In ACNH, the stereotypical, traditionally harsh lines of gender are blurred. Sam,* 26, and Alex*, 26, a couple based in New Jersey, sense queerness in their town, which they share. “Our villagers also have queer energy,” Sam told Supermaker, “like Pietro, the sweet gay rainbow clown, and Gayle and Merengue, who we spotted together on a date to the museum once.”
For Polygon, Patricia Hernandez dives into the relationship between characters C.J. and Flick, who oversee the fishing tournament and bug-off, respectively. “Even if the official word is that the two are just bros, now that Nintendo has put New Horizons into the world, it doesn’t really belong to them anymore. I mean, sure, they own it,” Hernandez writes. “It would be nice for Nintendo to confirm what everyone wants to hear, but no matter what the Japanese company says, fans have already decided what the pair means to them.”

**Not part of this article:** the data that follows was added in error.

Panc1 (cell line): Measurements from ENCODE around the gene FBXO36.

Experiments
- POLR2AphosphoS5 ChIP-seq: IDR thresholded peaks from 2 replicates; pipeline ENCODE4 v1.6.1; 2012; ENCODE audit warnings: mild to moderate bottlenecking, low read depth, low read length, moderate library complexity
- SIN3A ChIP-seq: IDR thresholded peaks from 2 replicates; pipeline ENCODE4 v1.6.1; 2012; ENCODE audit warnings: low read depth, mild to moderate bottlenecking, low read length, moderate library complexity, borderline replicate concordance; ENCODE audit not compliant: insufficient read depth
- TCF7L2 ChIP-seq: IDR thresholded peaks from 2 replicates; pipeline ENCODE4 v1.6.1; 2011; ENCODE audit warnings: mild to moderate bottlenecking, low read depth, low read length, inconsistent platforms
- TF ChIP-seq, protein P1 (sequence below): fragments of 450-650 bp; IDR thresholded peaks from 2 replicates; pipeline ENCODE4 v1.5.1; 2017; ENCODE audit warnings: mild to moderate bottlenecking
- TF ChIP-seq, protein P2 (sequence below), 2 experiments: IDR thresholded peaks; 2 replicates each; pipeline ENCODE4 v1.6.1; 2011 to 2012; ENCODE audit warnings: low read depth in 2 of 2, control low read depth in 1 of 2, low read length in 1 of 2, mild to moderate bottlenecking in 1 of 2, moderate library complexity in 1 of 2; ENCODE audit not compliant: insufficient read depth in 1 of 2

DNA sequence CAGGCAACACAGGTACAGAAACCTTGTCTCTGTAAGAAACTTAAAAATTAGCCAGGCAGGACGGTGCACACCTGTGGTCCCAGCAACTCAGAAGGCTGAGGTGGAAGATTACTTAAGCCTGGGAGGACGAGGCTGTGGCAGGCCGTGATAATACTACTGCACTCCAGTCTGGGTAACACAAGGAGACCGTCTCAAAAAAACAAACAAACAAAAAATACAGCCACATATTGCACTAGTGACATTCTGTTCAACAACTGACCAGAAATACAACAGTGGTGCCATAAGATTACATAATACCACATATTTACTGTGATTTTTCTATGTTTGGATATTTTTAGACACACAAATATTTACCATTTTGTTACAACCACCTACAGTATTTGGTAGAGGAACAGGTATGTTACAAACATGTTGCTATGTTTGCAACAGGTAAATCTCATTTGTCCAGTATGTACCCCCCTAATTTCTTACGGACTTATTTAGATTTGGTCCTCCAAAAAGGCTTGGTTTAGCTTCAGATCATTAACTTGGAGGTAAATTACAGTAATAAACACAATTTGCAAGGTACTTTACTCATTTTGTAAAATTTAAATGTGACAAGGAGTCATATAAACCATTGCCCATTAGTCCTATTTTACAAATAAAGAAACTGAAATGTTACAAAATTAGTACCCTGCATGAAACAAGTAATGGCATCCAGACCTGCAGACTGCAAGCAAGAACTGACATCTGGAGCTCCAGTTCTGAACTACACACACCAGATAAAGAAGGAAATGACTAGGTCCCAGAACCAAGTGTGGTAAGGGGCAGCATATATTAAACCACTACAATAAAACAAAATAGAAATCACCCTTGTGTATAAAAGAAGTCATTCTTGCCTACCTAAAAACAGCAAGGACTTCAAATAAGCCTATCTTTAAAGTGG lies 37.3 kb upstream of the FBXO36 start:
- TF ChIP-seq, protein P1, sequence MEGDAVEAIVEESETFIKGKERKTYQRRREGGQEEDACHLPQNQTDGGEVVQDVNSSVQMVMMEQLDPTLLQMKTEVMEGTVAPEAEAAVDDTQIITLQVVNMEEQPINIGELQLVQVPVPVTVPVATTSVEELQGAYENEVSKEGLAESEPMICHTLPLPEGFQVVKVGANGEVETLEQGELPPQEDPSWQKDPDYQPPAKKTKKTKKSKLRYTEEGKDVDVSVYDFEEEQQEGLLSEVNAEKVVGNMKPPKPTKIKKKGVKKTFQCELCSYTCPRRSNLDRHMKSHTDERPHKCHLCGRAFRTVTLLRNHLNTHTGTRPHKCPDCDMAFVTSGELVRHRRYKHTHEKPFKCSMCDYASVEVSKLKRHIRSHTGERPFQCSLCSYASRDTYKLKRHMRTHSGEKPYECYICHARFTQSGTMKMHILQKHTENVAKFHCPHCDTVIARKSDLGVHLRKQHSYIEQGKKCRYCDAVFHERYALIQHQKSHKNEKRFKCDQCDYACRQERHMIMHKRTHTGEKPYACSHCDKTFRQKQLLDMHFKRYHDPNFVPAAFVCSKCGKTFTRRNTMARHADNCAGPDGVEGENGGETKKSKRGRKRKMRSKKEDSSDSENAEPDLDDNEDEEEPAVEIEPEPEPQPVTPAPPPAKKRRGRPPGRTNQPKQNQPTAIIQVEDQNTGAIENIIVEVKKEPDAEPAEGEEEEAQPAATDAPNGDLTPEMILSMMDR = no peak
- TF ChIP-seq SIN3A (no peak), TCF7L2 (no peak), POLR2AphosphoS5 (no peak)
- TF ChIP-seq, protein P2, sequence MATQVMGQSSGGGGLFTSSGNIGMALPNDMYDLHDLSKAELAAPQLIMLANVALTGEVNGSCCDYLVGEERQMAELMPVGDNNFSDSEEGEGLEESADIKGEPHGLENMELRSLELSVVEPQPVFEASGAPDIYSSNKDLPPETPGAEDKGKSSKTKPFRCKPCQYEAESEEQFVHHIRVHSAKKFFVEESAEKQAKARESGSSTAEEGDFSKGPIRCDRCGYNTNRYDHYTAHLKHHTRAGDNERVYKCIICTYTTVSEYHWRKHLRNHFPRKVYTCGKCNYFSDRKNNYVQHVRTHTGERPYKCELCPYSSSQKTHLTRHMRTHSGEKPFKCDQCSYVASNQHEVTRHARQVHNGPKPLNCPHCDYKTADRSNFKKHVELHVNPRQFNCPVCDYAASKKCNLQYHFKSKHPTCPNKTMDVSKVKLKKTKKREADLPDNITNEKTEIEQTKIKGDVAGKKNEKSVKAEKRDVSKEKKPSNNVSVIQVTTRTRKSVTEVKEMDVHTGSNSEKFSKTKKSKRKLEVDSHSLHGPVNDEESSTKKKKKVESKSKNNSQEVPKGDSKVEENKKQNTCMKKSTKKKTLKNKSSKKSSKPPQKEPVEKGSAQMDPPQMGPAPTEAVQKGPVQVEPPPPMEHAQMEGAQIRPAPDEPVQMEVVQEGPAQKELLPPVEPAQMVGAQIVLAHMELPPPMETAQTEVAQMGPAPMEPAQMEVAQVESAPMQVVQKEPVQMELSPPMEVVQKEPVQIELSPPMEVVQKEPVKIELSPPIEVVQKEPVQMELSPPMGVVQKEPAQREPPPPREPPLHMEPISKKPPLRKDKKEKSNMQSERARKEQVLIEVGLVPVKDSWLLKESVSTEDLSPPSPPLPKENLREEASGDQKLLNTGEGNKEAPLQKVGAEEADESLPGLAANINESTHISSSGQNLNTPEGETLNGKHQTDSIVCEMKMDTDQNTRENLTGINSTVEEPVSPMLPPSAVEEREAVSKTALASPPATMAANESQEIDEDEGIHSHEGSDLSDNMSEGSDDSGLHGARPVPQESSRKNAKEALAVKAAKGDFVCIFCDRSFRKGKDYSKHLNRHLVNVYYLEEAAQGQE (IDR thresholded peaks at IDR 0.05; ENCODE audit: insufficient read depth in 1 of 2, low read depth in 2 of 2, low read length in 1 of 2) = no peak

Video games as a safe space
Mainstream video game culture has long been notoriously homophobic, with white men imagining themselves the rulers of what is and isn’t true fan culture, but, once out in the world, video games can be “queered.”
“In talking about queering straight games, I use ‘queer’ as a verb,” explains 2019’s Video Games Have Always Been Queer by Bonnie Ruberg. “To queer is to disrupt, to shift, to change the orientation (so to speak) of a video game or other product of culture so that it turns toward non-heteronormative identity in desire.” Ruberg explores the way that, despite video game culture itself being one of heteronormativity, violence, and shame directed at both queer gamers and the queer people behind the games themselves, queer people are able to apply their own experiences and identities to their gaming experiences. Do I think, outright, that ACNH is a gay video game that prioritizes queer users and LGBTQIA+ representation? Not at all. But do I think that it’s uniquely poised to provide representation if only via the imaginations and power of their user-base? Absolutely.